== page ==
The inserted table holds all rows to be inserted into the table due to the execution of the insert or update statement.

3: Instead of and after triggers

SQL Server 2000 provides two kinds of triggers: instead of and after triggers. The difference between the two triggers is that they are activated differently

Instead of triggers are used to replace the T-SQL statement that causes the trigger to execute. In addition to tables, instead of triggers can also be used for views to extend the update operations that views can support.

After triggers are executed after an insert, update, or deleted statement. Constraint checking and other actions occur before the after trigger is activated. After triggers can only be used for tables.

Each modification action (insert, update and delete) of a table or view can have an instead of trigger, and each modification action of a table can have multiple after triggers.

4: The process of trigger execution

If an insert, update, or delete statement violates the constraint, the after trigger will not be executed, because the constraint check occurs before the after trigger is activated. So after triggers cannot override constraints.

Instead of the action that activates it, instead of executing it. It is executed when the inserted and deleted tables have just been created and no other operations have occurred. Because the instead of trigger executes before the constraint, it can do some preprocessing on the constraint.

5: Using T-SQL statements to create triggers

The basic statement is as follows:

create trigger trigger_name

  on {table_name | view_name}

  {for | After | Instead of }

  [ insert, update,delete ]



6: Delete trigger:

The basic statement is as follows:

drop trigger trigger_name

7: To view the existing triggers in the database:

–View existing triggers in database

use jxcSoftware


  select * from sysobjects where xtype=’TR’

–View individual triggers

exec sp_ Helptext ‘trigger name’

8: Modify trigger:

The basic statement is as follows:

alter trigger trigger_name

  on {table_name | view_name}

  {for | After | Instead of }

  [ insert, update,delete ]



9: Trigger instance

Create table student table

use triggerTest;
–Create student table
create table Student
(ID        int
primary key identity(1, 1),
StudentID int — student number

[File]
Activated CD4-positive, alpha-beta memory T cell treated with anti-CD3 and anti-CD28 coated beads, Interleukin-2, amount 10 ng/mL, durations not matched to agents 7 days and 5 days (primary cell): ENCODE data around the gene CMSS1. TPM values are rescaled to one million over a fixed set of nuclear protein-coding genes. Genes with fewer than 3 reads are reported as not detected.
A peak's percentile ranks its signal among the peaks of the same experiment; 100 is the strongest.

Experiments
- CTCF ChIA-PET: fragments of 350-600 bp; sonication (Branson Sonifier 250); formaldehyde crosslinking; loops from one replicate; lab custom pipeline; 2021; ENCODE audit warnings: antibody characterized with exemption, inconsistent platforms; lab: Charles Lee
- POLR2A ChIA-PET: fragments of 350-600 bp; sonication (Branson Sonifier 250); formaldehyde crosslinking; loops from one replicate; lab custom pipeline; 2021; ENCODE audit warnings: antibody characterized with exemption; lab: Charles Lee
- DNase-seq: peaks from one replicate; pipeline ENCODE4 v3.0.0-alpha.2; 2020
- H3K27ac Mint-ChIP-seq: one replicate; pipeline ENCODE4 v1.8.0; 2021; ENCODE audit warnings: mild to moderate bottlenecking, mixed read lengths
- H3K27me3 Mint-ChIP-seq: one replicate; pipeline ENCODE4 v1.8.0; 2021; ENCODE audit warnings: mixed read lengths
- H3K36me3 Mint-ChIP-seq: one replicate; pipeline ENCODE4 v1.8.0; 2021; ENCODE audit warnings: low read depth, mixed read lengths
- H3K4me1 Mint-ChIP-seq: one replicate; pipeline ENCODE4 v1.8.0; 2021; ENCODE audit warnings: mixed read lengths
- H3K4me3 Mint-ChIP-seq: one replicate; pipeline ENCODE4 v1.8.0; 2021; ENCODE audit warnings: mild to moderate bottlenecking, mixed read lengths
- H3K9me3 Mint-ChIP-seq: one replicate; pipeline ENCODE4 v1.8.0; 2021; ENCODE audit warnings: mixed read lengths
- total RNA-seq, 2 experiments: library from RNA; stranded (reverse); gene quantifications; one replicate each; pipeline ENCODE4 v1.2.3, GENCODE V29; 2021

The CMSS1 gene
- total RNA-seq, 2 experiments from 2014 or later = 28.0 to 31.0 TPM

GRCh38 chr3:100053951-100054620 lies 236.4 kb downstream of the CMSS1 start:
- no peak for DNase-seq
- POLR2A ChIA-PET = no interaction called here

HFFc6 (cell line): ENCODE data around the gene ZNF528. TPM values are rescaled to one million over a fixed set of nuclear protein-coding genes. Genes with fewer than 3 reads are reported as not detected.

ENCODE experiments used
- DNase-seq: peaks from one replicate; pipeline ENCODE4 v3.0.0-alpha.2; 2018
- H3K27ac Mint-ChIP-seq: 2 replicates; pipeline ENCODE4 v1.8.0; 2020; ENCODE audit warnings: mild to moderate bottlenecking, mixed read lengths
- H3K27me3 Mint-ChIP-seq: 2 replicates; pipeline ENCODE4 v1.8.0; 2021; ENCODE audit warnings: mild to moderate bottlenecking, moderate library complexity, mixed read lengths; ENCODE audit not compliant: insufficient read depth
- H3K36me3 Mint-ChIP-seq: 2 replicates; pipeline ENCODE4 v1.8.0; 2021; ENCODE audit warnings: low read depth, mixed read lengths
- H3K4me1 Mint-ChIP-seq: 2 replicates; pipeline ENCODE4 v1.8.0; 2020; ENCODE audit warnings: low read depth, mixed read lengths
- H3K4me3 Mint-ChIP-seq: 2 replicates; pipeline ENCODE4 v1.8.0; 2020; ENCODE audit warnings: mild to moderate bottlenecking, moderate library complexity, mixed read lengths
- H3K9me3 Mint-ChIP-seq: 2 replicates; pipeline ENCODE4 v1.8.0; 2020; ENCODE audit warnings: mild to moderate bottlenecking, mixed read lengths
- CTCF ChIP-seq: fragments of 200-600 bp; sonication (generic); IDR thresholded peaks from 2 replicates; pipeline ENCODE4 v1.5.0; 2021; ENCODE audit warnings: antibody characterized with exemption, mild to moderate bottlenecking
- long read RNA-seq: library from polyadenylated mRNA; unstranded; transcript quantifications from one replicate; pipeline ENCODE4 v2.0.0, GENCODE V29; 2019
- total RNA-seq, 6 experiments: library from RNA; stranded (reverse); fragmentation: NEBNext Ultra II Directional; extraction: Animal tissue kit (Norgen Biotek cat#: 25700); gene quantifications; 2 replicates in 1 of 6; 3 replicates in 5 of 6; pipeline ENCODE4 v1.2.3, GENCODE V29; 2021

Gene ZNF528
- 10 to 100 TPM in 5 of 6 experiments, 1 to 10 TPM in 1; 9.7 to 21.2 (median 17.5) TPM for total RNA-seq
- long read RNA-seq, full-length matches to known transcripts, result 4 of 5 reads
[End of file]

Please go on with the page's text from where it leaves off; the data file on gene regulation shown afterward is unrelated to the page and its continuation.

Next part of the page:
Create borrowrecord table

–Create borrowrecord table
create table Borrowrecord
(– student borrowing record form
Borrow record int identity (1,1), — serial number
StudentID – int, – student number
Borrow date – datetime, – lending time
Return date – datetime, – return time


Add test data

INSERT into Student(studentID) values(1)
INSERT into Student(studentID) values(2)
INSERT into BorrowRecord(studentID,BorrowDate,ReturnDAte) VALUES(1,getdate(),getdate()+1)
INSERT into BorrowRecord(studentID,BorrowDate,ReturnDAte) VALUES(2,getdate(),getdate()+1)

The writing of trigger

–Write a trigger function: if I change a student’s student number, I hope his loan record is still related to the student (that is, change the student number of the loan record table at the same time);
Create trigger truStudent on student — creates a trigger in the student table
For update — why are events triggered

--What to do after the event is triggered
 if update(studentID)
         Declare @ stuidnew int; -- record the new student ID from the temporary table inserted
         Declare @ stuidold int; -- update the previous old student ID from the temporary table delete record
         select @stuidold = studentID
         from deleted;
         select @stuidnew = studentID
         from inserted;
         update Borrowrecord
               studentID = @stuidnew
         where studentID = @stuidold;
         print @stuidnew;
         print @stuidold;


Test trigger

–Test trigger
update Student

  studentID = 111

where studentID = 1;

The above code is valid for pro test!


The key point is to know the two main tables of trigger:

–Trigger operation data changes of deleted table and inserted table — insert operation (insert) inserted table has data, deleted table has no data — delete operation (delete) — inserted table has no data, deleted table has data — update operation (update) — inserted table has data (new data), deleted table has data (old data)